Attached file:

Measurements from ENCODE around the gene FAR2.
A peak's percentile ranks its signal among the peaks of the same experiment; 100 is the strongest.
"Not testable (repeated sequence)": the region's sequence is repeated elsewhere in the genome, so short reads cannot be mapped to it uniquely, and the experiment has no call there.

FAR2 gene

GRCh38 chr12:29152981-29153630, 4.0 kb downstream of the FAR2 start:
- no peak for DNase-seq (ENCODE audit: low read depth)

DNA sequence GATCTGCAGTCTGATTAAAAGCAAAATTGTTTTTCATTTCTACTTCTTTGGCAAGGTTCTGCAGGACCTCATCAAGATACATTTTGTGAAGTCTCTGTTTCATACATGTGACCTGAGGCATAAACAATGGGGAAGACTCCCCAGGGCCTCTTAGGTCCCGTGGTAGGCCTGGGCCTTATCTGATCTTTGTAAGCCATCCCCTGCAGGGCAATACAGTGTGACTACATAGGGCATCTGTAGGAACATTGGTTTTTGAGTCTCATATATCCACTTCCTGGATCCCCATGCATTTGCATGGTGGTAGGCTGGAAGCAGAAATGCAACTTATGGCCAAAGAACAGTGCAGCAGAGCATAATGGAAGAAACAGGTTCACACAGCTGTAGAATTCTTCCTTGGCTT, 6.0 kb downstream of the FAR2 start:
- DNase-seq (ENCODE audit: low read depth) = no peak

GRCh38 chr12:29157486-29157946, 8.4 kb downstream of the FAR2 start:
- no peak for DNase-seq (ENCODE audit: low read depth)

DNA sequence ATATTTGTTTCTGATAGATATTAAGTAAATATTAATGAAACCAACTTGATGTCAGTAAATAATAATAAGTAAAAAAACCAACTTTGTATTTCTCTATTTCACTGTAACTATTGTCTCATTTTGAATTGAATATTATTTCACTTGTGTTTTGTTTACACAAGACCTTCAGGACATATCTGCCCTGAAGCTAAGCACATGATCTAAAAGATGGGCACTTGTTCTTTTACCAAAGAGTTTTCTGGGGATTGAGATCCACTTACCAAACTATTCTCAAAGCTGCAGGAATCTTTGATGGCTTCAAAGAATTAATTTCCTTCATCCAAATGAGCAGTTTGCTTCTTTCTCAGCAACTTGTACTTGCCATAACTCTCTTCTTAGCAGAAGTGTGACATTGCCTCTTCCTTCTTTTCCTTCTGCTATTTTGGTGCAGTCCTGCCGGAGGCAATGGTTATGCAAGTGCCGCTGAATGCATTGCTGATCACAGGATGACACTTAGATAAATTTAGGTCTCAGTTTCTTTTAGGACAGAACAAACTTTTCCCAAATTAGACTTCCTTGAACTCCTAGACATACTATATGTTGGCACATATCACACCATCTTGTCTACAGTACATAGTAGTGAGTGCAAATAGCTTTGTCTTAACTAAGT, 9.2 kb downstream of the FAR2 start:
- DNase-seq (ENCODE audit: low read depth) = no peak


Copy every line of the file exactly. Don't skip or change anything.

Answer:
Measurements from ENCODE around the gene FAR2.
A peak's percentile ranks its signal among the peaks of the same experiment; 100 is the strongest.
"Not testable (repeated sequence)": the region's sequence is repeated elsewhere in the genome, so short reads cannot be mapped to it uniquely, and the experiment has no call there.

FAR2 gene

GRCh38 chr12:29152981-29153630, 4.0 kb downstream of the FAR2 start:
- no peak for DNase-seq (ENCODE audit: low read depth)

DNA sequence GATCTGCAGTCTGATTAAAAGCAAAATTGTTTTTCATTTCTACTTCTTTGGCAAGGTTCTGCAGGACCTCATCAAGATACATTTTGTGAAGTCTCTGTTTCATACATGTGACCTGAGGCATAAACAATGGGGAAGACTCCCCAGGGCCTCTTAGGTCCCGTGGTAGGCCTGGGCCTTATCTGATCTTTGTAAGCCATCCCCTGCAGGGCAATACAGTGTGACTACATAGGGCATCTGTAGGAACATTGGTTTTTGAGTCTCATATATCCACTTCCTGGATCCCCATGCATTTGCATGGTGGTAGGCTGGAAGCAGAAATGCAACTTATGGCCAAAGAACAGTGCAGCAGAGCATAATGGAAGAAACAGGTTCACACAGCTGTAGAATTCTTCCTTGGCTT, 6.0 kb downstream of the FAR2 start:
- DNase-seq (ENCODE audit: low read depth) = no peak

GRCh38 chr12:29157486-29157946, 8.4 kb downstream of the FAR2 start:
- no peak for DNase-seq (ENCODE audit: low read depth)

DNA sequence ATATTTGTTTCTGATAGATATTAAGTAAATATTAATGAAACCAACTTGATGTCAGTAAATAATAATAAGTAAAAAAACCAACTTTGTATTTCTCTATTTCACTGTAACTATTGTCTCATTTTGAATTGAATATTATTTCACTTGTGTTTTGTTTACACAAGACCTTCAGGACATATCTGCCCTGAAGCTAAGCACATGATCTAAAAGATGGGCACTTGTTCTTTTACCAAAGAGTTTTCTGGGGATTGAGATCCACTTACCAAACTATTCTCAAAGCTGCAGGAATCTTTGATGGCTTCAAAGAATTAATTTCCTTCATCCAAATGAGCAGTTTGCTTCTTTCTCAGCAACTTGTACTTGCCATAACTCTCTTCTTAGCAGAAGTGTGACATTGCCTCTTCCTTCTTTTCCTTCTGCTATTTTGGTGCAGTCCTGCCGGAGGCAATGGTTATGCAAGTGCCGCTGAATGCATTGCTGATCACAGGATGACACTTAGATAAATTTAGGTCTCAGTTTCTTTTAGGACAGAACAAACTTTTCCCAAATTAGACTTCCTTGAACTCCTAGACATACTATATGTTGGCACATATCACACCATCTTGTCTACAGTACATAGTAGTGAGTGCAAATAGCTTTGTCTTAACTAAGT, 9.2 kb downstream of the FAR2 start:
- DNase-seq (ENCODE audit: low read depth) = no peak